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Is there any way in Win32 to programmatically determine the bandwidth of a given network interface without actually transferring any data? I only want to distinguish between different types of interface (e.g. dialup vs DSL vs LAN), so a rough order of magnitude is fine, I don't need to actually measure the bandwidth.

Background to the problem is that my application is very bandwidth-hungry, and I want to display a warning to the user if they try and run it over a low-bandwidth interface, e.g. dialup modem or GPRS modem.

I've looked at some other related questions but if possible I'd like to avoid measuring throughput. GPRS modems in particular may have usage caps and I don't want to eat into a user's allowance - I'd rather detect the poor connection some other way and not actually send any data at all.

I'm most interested in Win32/C++ answers, but any ideas would be gratefully received.

share|improve this question
Can I measure something without measuring it? No. – anon May 11 '09 at 18:24
I want a rough order of magnitude, not a measurement. There must be some way to distinguish between dialup, DSL and LAN. – snowcrash09 May 11 '09 at 19:04
up vote 4 down vote accepted

You can use InternetGetConnectedState to determine the type of connection (LAN/Modem/etc). This will tell you if they have a somewhat decent (non-modem) connection without bandwidth transfer.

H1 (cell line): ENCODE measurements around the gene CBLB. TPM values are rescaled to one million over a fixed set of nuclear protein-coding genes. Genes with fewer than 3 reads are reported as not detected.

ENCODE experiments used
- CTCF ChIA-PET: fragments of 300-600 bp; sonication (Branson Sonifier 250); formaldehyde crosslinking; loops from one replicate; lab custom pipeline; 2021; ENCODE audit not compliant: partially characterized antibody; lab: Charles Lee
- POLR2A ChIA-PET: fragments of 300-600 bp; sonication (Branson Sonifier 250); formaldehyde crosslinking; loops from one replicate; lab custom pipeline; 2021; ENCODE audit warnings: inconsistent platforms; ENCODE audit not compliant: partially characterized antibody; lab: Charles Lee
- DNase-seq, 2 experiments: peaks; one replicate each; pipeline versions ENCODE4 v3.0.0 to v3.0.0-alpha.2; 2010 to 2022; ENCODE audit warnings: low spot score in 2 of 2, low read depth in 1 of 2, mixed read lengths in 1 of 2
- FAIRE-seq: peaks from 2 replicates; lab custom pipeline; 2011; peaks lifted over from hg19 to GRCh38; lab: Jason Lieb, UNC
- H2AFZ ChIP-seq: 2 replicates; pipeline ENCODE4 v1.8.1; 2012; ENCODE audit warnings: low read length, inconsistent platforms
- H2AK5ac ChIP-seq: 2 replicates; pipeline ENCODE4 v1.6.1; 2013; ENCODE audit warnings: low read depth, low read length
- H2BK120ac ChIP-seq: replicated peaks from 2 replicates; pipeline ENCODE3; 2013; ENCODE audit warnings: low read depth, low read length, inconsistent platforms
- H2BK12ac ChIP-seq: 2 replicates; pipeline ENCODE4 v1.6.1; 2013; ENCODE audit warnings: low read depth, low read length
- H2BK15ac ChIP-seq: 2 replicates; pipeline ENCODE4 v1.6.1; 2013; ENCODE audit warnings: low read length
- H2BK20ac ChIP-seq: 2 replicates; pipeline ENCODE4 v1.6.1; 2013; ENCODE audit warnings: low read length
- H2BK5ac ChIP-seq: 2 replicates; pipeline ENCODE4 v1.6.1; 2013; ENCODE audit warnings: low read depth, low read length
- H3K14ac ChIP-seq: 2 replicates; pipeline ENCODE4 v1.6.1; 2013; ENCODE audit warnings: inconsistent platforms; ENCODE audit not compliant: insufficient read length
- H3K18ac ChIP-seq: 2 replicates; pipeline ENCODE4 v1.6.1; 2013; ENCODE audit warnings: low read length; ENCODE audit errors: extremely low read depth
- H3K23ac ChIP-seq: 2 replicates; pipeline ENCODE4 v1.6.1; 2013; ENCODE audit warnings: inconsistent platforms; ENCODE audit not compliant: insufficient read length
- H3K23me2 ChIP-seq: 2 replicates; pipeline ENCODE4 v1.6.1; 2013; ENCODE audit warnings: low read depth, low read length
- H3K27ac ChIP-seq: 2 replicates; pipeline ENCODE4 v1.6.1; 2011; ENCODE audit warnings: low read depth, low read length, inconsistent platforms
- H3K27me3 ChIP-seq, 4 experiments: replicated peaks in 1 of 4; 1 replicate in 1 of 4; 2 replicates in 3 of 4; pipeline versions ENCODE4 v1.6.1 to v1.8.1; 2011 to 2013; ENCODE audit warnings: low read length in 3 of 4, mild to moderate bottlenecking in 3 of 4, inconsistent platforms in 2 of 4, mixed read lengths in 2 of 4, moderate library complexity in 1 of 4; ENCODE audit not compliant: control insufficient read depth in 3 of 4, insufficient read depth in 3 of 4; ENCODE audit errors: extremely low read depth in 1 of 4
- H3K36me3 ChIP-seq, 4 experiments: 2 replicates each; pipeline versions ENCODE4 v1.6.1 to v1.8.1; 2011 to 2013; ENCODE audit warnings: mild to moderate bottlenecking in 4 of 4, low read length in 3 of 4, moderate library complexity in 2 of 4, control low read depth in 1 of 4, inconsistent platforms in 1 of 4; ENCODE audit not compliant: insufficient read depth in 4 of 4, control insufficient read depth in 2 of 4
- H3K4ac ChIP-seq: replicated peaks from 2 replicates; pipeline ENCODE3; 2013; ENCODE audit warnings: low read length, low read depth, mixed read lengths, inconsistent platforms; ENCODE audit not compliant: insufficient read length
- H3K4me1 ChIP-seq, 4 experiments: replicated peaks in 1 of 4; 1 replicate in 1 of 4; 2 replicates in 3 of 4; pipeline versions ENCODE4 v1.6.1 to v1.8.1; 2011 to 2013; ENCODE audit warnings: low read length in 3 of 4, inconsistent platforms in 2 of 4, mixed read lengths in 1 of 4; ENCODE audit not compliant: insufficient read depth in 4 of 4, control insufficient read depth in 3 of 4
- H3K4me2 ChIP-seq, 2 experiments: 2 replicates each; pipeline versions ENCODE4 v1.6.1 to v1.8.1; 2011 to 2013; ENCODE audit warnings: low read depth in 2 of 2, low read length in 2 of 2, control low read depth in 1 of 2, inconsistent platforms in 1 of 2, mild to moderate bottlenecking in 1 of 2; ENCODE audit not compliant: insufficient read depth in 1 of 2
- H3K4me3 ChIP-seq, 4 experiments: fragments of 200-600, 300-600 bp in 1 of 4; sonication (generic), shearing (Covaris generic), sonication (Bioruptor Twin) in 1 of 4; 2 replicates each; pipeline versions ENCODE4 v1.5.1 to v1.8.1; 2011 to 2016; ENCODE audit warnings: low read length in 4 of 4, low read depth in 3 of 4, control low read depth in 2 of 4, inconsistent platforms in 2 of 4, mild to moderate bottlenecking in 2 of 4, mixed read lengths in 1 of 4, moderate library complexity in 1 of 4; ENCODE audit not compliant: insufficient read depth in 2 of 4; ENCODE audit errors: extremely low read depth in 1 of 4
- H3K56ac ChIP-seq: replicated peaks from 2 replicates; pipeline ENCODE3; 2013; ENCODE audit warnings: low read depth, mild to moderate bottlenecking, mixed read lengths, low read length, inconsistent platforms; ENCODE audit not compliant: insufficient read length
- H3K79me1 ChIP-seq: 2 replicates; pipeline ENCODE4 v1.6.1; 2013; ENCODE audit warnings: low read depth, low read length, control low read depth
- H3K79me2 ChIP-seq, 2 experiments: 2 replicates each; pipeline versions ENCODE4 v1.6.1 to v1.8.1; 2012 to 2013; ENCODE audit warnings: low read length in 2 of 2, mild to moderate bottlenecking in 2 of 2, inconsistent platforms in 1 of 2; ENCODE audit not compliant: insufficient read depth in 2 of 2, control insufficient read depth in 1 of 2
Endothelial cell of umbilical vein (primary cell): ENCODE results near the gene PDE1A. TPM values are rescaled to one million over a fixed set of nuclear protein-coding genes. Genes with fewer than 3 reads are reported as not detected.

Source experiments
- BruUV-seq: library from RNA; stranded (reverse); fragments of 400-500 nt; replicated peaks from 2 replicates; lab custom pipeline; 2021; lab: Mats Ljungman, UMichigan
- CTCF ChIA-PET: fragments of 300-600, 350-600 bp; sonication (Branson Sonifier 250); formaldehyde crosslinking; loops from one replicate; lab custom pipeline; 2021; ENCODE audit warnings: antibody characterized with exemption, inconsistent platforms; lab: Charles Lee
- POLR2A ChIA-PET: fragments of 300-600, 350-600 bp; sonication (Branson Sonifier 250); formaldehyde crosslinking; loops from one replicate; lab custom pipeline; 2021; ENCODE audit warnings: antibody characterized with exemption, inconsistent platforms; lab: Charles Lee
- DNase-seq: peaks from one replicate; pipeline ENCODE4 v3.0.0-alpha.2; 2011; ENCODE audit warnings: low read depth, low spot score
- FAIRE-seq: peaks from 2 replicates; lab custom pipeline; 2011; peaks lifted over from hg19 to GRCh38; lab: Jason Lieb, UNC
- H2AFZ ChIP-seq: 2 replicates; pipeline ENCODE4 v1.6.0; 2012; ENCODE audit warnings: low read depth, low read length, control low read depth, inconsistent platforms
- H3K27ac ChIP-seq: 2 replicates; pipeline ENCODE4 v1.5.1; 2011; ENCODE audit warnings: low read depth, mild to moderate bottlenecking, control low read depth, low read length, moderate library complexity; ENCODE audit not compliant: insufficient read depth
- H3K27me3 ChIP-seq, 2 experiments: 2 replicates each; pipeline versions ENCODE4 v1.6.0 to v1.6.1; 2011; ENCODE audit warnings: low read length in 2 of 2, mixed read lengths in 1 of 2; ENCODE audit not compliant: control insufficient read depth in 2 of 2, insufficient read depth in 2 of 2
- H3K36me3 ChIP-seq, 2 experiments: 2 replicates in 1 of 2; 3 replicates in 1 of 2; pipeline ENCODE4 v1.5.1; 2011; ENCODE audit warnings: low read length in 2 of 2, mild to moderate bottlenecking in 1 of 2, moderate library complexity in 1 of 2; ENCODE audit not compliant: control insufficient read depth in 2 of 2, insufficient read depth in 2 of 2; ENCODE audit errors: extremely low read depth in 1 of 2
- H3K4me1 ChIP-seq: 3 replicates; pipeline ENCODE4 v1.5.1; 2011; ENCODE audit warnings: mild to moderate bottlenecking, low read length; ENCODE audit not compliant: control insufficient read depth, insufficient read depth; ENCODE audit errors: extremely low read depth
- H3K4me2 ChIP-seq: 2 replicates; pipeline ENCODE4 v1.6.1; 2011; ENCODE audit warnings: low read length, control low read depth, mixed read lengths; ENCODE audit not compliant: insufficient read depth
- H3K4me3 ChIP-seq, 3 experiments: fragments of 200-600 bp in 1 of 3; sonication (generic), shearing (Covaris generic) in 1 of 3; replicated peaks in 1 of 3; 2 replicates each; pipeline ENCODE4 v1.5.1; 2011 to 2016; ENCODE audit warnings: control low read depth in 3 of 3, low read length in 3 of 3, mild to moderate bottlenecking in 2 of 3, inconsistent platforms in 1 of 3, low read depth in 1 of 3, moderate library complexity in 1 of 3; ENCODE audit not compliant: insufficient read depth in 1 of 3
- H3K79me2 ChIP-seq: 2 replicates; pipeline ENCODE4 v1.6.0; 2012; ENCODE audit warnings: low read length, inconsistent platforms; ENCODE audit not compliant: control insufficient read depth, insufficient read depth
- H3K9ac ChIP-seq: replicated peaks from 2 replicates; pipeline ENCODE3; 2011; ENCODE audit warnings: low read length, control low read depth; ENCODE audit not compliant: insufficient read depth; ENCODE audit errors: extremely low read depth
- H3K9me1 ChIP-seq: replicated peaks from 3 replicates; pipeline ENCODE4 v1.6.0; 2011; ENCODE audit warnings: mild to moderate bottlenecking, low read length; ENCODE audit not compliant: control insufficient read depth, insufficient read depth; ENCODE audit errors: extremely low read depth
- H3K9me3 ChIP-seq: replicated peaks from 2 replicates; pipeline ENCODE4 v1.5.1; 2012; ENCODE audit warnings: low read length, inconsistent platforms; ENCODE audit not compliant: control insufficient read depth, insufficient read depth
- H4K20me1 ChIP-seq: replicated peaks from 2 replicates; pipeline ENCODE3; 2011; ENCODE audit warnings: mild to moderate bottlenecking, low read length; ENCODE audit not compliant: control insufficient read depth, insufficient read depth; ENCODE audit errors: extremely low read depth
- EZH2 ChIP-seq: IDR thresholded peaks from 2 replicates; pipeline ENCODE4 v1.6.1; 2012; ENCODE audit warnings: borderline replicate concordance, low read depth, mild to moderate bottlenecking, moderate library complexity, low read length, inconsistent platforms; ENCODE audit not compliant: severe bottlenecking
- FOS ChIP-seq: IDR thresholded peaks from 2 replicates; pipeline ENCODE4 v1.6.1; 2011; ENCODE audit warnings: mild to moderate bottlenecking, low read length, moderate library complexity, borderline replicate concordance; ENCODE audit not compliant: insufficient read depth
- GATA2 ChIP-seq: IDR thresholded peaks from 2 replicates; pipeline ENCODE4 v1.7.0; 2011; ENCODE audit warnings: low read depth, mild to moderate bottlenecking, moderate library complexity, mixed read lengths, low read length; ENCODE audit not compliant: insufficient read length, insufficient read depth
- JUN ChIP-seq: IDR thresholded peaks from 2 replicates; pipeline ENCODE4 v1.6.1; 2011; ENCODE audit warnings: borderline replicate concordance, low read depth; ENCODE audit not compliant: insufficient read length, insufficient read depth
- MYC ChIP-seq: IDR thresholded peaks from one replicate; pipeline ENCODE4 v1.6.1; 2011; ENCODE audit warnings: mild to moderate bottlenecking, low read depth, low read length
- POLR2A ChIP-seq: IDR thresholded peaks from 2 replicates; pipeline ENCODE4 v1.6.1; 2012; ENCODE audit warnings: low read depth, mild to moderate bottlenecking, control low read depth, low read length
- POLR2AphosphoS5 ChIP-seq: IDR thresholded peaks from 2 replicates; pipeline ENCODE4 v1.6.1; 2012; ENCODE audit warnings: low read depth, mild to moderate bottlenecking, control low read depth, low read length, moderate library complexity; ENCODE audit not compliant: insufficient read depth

Unfortunately, you can't really go much beyond that without connecting and transferring data. There is no way for the system to know the bandwidth limitations outside of it's LAN connection - ie: you could connect to your gateway on a LAN directly, and it may have a crappy connection to the outside world. As far as your computer would be concerned, though, it's on a full speed lan connection...

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InternetGetConnectedState is a good suggestion - thanks. I'm willing to take the risk of crap onward connections, all I want is a best efforts solution anyway. – snowcrash09 May 11 '09 at 19:02

You could use a WMI query, there are of course Win32 functions calls as well, but this query:

Select * from Win32_PerfFormattedData_Tcpip_NetworkInterface
share|improve this answer

Why not asking the user? He should know.

Your app could cache the information for the network address and only ask again if the network address has changed.

share|improve this answer
I think this is a good solution. – BobbyShaftoe May 11 '09 at 18:30
@BobbyShaftoe feel free to upvote it ;-) – lothar May 11 '09 at 18:55
This is likely going to be my fallback option if there's no automatic way to achieve this. – snowcrash09 May 12 '09 at 9:12

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